Carswell recalls her experiences of growing up on the grounds of
the Albany Home for Children. Her father was the administrator
of the home and her mother was the nurse. Their home was
located on the grounds of the home for children.
states that she really grew up with two families; that of her own
and the other consisted of the orphans who lived in her
backyard. However, she and her siblings were not allowed to
play with the orphans. As a child, Sue Carswell felt more
closely related to the children of the orphanage rather then with her own
In 1989, Sue was working as a reporter for People
magazine. She was given the assignment of doing a story on an
orphanage having a reunion of 50 years. It was the story of
her "backyard" - the Albany Home for Children. Her mother and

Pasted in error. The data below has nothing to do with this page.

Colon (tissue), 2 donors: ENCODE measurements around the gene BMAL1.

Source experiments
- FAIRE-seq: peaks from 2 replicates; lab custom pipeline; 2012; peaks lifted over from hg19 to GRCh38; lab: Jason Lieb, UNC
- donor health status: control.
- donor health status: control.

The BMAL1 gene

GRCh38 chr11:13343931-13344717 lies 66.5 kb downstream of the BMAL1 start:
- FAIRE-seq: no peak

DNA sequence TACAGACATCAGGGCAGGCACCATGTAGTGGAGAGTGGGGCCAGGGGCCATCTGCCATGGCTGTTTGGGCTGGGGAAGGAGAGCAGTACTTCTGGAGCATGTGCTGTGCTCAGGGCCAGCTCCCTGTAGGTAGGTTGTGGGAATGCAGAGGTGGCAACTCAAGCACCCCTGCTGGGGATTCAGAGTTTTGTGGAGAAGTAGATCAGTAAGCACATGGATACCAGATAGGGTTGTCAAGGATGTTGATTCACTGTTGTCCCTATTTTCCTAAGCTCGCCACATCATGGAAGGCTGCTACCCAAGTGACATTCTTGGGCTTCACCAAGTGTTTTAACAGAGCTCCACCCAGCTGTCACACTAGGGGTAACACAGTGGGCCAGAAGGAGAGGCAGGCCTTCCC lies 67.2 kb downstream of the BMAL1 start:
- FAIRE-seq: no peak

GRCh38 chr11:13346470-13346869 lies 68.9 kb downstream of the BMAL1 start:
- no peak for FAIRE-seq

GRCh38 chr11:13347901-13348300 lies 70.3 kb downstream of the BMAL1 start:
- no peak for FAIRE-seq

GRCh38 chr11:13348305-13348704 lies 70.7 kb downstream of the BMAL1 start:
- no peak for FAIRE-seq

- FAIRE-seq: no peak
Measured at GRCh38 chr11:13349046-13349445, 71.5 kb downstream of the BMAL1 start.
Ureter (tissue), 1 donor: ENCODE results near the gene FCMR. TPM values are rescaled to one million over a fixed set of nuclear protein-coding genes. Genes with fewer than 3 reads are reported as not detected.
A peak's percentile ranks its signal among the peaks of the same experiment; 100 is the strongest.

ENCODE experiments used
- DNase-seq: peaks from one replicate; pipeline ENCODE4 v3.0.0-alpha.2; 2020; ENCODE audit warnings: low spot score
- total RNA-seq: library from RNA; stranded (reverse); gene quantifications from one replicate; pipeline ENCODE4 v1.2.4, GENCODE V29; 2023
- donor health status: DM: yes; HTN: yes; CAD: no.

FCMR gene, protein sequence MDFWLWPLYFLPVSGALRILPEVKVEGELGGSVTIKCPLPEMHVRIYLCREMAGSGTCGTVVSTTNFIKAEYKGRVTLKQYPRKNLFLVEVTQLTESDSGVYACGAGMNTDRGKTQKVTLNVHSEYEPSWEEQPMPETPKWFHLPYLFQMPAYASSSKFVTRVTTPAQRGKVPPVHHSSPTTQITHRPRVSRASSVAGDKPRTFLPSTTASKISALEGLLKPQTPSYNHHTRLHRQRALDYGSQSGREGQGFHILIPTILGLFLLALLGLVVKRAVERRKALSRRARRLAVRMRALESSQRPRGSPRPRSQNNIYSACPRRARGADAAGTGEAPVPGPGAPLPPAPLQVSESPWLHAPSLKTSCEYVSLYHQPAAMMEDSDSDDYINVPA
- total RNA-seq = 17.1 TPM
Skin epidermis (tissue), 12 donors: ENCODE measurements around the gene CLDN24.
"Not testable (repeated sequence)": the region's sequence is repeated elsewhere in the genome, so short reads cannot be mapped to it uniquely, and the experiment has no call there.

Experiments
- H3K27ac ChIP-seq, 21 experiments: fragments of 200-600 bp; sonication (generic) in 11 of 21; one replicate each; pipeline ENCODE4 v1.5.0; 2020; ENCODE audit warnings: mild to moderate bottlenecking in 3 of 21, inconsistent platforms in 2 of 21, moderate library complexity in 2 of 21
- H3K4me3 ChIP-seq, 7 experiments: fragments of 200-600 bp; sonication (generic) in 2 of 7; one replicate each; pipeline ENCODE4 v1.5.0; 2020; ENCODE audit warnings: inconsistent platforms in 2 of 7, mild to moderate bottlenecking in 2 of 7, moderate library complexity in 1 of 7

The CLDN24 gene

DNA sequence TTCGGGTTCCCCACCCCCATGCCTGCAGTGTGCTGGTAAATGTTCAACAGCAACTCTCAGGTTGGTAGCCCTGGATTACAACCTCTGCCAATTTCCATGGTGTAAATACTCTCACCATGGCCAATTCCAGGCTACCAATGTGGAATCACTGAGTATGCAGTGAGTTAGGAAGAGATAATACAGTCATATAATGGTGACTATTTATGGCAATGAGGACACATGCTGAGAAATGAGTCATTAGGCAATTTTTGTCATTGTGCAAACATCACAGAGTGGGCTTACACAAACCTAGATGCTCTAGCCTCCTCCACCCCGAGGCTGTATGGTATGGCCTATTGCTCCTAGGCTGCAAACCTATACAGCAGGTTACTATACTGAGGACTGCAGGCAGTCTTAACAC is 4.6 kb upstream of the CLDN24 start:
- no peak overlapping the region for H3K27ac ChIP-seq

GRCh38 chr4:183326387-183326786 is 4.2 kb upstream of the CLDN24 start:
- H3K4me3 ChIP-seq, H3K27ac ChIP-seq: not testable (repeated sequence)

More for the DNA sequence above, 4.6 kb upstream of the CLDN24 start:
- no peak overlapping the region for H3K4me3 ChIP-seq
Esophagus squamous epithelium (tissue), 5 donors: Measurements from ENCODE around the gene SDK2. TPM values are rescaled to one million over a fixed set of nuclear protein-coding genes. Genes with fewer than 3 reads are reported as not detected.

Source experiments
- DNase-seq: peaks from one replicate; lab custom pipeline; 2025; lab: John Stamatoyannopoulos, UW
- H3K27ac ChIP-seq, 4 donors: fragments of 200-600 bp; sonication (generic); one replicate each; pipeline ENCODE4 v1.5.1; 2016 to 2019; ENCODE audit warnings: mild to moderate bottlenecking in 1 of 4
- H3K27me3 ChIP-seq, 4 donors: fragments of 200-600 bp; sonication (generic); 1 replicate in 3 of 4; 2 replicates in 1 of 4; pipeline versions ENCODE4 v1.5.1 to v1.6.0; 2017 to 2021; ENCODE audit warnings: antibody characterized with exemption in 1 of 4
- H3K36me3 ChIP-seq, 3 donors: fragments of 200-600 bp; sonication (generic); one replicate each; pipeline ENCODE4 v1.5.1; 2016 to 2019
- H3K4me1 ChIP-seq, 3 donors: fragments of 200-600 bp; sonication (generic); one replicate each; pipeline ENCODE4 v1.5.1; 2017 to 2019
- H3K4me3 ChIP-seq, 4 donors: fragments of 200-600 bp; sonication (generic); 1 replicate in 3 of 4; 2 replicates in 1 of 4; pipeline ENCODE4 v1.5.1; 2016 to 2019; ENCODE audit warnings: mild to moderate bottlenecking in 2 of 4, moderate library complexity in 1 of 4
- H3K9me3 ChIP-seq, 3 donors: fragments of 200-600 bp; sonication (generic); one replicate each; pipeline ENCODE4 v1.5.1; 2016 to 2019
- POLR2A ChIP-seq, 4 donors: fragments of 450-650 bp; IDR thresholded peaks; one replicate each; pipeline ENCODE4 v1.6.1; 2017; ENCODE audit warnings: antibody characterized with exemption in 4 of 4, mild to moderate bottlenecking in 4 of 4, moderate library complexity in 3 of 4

father also attended the reunion. The reunion brought back
people from all over - New York, Florida, South Carolina and
Michigan. They now ranged in ages from their fifties to some
as old as their eighties. Sue was busy taping their
recollections on a recorder.
After leaving the orphanage
many of the children tried to contact their parents. Those who
did track down their parents heard endless excuses as to why they
were given to an orphanage.
The author has written a
compassionate story of her past dealings with the orphanage.
She does an excellent job of blending the stories of her own family
with those of the Albany Home for Children. In doing so, she
has revisited her own turbulent childhood. She also writes
about the void left by the death of her mother who died from breast
cancer. This is an excellent read and one that is highly
REVIEWED BY NANCY EATON
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